Thomas Yeh

Progressive Works of a Developing Writer


Hi everyone, and welcome to my MPortfolio! Here I am as a new member of the Michigan community, fresh out of Athens High School in Troy, MI. I chose to go to this university in the hopes of attending the prestigious Ross School of Business. It'll be tough trying to get in, but after helping run the family furniture business, I know I have the potential for success in this field. However, lately I have come to realize that majoring in Screen Arts and Culture would not be a bad fit for me as well. Filming is a hobby of mine and I definitely wouldn’t mind learning how to get better at it. Perhaps in combining my passion for film and business I could become a Hollywood producer. Other than academics, the Michigan campus has so much to offer and the activities I have become involved in during this past semester are Running Club, Squirrel Club (no joke!), K-grams, Move-In Makers, Alternative Spring Break, and the Delta Upsilon Fraternity.

Now let's get to the thick of things (the reason why you're here). In my portfolio, I have displayed under the Work Showcase tab a collection of essays I have written for my SWC100 course. Having the opportunity to nurture my skills in this transition-to-college writing class, I now feel that I have the confidence and abilities to succeed in future academic essays. Back in the days of high school, I knew I was having trouble with writing. Some of the problems I encountered were: not having clear arguments, poor structure, and lack of valid evidence. However, by practicing these skills through the varied types of writing done in class, I have turned my weaknesses into strengths. A semester's worth of coursework has had me picking at my brain as we investigated a central theme of identity, applying that individually as well as communally. Whether it was through narratives, reflections, or analyses, each essay, as you will soon see, challenged me to become a better writer. And so now it is my hope that by browsing through my works you will have an interesting glimpse into the process of my college writing transformation.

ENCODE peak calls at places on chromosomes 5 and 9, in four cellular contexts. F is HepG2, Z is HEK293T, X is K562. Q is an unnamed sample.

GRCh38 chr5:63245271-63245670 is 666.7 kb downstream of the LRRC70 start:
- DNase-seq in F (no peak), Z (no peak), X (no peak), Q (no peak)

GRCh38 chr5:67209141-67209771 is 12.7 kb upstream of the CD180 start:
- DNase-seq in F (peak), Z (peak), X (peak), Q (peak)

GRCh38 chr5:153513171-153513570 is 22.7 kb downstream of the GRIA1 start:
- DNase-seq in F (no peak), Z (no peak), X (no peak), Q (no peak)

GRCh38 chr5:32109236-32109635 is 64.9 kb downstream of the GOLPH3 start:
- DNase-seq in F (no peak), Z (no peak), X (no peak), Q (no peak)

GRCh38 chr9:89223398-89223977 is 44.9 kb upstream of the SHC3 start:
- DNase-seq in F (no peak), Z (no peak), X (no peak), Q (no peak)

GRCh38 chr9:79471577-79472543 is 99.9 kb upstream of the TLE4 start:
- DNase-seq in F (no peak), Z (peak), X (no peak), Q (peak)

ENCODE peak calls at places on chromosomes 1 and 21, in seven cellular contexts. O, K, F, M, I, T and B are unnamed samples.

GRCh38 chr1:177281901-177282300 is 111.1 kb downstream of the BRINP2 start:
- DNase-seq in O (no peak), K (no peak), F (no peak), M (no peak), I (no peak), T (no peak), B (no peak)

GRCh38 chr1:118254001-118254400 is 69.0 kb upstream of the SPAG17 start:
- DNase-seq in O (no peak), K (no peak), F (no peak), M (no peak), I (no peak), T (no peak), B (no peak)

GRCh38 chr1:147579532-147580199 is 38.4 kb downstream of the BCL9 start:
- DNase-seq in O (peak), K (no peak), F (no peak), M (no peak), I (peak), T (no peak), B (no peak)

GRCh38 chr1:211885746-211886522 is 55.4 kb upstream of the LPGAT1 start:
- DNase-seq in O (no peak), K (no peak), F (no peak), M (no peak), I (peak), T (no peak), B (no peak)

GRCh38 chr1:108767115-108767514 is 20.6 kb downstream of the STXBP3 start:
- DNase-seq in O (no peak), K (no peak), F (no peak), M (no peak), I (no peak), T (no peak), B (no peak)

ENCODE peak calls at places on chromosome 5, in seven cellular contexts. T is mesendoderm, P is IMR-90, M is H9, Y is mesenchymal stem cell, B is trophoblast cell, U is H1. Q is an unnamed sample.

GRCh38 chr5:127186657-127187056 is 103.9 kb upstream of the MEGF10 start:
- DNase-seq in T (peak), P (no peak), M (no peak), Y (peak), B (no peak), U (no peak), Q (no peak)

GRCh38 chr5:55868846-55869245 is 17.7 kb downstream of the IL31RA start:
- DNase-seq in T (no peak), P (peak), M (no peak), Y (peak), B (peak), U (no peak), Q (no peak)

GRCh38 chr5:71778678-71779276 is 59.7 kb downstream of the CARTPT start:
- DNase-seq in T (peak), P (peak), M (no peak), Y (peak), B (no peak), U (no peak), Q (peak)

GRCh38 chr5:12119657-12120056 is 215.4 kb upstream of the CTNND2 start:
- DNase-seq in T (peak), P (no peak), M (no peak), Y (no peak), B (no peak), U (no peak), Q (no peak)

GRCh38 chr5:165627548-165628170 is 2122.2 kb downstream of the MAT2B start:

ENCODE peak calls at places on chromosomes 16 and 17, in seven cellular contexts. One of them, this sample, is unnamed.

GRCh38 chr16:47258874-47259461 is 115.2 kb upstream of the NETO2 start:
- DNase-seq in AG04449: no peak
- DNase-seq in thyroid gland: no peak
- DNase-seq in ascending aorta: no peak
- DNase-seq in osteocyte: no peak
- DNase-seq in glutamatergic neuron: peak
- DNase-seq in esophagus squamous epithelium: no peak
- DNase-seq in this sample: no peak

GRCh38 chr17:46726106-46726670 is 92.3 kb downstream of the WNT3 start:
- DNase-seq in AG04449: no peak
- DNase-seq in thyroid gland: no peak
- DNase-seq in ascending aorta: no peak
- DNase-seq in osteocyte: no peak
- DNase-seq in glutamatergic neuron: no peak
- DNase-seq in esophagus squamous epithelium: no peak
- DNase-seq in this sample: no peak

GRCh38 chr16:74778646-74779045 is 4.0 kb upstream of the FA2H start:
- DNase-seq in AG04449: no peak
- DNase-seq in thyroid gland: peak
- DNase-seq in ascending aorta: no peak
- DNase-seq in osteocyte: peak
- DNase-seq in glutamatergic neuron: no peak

Thanks for your time, and enjoy!

Thomas Yeh 


The Midnight Reader

Grab a hot cup of coffee and get ready to spend the next seven hours living life in my shoes. Alright, maybe not literally seven whole hours, just long enough to experience my literacy narrative. This assignment focuses on the theme of identity in reading and writing. Naturally, what better way to understand who I am in both of these fields than by examining my fixation on J.K. Rowling's Harry Potter collection.